This place is such a crazy beautiful paradise that it is hard to describe, it is an accessible wildlife sanctuary, full of life with trails that lead to forests and incredible beaches, it also has toured for all tastes …. and best of all, it’s just a ferry ride away.
How to get there?
Take route 27 in the direction of Puntarenas, when you arrive in Puntarenas, you have to go to the ferry port that leads to Paquera, the ferry takes about an hour and a half to get to the other side of the Gulf of Nicoya, and from Paquera the Curú reserve is only 15 minutes.
What to bring?
Fresh clothes, swimsuit, sunscreen, hat, insect repellent, flashlight, sandals, towel, change, snacks, drybag, tennis, beverages, and an excellent attitude.
More information about the accessibility in Curú:http://fundameco.org/2017/04/27/curu-refugio-vida-silvestre-todos/
Lookout point 700 m (total)
Monkey Farm 2km (total)
Ceiba 2km (total)
Entry $ 12
Kayaking $ 10 (singles) $ 15 (doubles) per hour.
Cabins $ 20 per person per night
Bioluminescence Tour $ 35
Turtle Tour $ 25
Last Friday we went for a walk with Nati from FUNDAMECO (the same Viking with which we went to La Ponderosa with). We left after work to Curú, the thing is that we had to be at 7 pm in the port, so we took the 8:30 pm ferry that leads to Paquera … We arrived on time and even had a chance to eat a ceviche while we waited for taking off.
We got off the ferry to drive to Curú, but in the middle of so much tiredness/desire to arrive, we passed the entrance, so instead of lasting 15 minutes … we lasted about half an hour … When we entered the reserve It was like entering a paddock that instead of cows had deer, it was something amazing, we drove about 5 more minutes until we reached our cabin where we would spend the 2 nights.
The next day we woke up at 7 am to get ready and go for a big breakfast with eggs in the dining room of the reserve. After filling up we headed to our first tour towards the Tortuga Islands. The road to the island was short (just over 10 minutes) as it is right in front of the Refugio Curú beach, once there we got off the boat to do some snorkeling where we saw fishes of all sizes shapes and colors for little more of half an hour.
After snorkeling we went to a beach that is right next to Playa Tortuga (the place where the tours arrive), this is called Tropical Beach and it is much cooler when there are not so many people around. Merlin, who was our guide and captain of the boat, prepared a fruit bowl and coconuts while we enjoyed the beach.
Around noon we returned to Curu for lunch. When we got to the dining room, we ate as if there was no tomorrow, and at least I ended up with some serious heartburn. Then when we finished eating and I unintentionally fell asleep in the hammock while Glori got ready to walk with Núñez.
While we were enjoying our siestas, Glori made a couple of trails called Ceiba and Finca de Monos. On these trails you pass through a forest next to the beach, then you come to a bridge that crosses the river of the estuary, where the bugs increase as you cross a mangrove forest. After the mangrove, you pass through a forest full of birds and animals that ends in some pastures.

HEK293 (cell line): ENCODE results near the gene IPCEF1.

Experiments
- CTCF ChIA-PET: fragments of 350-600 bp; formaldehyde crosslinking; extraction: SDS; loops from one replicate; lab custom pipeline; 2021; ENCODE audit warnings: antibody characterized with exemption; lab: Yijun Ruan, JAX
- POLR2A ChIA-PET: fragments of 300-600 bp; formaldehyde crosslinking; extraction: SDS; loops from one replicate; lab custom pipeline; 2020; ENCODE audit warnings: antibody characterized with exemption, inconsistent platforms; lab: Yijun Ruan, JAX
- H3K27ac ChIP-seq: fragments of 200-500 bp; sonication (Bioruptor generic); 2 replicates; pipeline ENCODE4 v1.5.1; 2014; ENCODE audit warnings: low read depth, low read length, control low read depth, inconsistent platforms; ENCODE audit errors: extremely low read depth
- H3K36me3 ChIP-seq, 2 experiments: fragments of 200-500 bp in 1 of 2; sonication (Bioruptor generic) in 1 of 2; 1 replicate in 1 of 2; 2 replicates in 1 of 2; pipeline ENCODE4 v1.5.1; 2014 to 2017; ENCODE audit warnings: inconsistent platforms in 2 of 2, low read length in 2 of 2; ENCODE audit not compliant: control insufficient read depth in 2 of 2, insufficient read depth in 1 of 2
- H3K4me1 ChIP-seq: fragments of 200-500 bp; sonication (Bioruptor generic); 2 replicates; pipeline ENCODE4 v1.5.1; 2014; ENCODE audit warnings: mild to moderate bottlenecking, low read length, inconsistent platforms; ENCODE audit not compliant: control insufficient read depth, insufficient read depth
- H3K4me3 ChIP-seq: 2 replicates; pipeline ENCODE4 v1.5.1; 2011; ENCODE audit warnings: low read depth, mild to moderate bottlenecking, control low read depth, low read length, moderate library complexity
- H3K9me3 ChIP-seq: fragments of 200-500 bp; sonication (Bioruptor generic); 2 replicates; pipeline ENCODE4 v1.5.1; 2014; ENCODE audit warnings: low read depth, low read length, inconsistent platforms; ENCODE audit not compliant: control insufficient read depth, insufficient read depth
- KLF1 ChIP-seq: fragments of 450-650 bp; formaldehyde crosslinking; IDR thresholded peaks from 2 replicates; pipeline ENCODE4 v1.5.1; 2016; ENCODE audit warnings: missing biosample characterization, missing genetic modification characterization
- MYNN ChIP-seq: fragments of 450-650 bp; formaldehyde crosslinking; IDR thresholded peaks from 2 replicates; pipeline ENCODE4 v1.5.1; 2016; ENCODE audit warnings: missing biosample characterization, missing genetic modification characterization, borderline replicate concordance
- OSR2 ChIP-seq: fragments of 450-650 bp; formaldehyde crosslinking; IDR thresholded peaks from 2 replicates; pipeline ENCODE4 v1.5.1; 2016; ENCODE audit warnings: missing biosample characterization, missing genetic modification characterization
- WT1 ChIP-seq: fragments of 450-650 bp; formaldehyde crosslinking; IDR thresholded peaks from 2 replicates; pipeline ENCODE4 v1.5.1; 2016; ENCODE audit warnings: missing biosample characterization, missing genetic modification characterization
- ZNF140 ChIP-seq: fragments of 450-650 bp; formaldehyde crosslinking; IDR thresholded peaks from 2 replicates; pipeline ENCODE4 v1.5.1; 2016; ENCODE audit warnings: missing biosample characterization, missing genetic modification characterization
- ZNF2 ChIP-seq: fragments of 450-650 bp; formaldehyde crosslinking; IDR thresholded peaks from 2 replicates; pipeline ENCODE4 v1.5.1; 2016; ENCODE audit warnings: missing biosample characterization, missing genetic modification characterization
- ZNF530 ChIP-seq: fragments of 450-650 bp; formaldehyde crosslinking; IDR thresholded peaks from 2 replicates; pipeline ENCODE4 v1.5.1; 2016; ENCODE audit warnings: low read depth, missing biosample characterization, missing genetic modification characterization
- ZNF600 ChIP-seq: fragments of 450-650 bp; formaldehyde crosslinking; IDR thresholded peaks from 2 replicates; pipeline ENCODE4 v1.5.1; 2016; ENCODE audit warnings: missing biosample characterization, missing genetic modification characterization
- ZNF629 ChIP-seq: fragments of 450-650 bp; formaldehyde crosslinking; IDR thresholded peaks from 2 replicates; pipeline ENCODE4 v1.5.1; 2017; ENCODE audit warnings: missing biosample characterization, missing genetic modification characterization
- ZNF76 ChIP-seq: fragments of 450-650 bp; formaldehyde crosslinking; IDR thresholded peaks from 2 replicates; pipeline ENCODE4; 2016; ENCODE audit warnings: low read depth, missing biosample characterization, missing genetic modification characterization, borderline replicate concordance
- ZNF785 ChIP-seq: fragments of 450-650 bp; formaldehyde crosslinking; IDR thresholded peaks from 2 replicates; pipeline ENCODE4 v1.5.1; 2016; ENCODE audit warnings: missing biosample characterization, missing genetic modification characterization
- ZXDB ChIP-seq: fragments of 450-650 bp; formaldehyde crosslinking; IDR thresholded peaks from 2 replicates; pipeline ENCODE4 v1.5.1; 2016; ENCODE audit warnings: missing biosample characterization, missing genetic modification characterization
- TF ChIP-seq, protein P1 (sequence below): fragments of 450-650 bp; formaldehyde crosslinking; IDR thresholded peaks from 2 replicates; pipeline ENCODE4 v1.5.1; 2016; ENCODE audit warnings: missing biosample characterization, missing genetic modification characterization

Around 4 in the afternoon we went to get ready to go to see the sunset at another beach called Playa Quesera, the bioluminescence show was going to be at that same place.
To go to this beach we went back to ride a boat to go along the coast just over 2 km to get there. On the way we saw a dreamy sunset, we stopped a couple of times to appreciate the Kodak moment and we continued.
When we arrived at this beach we were surprised because despite not having much light, beauty was appreciated. Another cool thing was that you can arrive in 3 ways, 1 walking from Curú on a path, by kayak (30 min) or by boat that takes basically nothing to get there. We didn’t really see many animals, only Núñez walking around but it was all good.
At nightfall, we began to touch the sand in search of the plankton that characterizes these beaches. It was not until it really got dark that we could start seeing the lights, it was at that moment that we got on the boat to do night snorkeling! We got the stuff ready and in front of Playa Quesera, we jumped out of the boat to start the show that was really amazing.
When we returned to Reserva Curú and arrived at the cabin we found out that we were invaded by a giant colony of crabs (the ones that are black with red). These fellas had to be removed with shovel and broom because they were so many, even so, we survived the experience.
We got up again at 7 for breakfast, then we went to walk on a super short trail that led to the viewpoint. It is not difficult to get there, but it is wise to bring a bottle of water and sunscreen because in the viewpoint there is no shade. From the viewpoint you can see the whole beach of the Curú Refuge, so for me, this was a must.
Once at the cabin, we got ready to kayaking to the paradisiacal beach Quesera, which we had been recommended to go for a while. We went in 2 double kayaks and 1 single (me), we lasted a bit more than half an hour at a normal pace with stops included until we reached Quesera. The road was just perfect, for an instant we felt like we were on the white sandy beaches and exotic Caribbean reefs.
When we arrived we threw a blanket in the sand and enjoyed a completely private beach, it was just us and the sea … where else can you enjoy such a perfect and isolated place? This beach is really one of the nicest ones we’ve been to.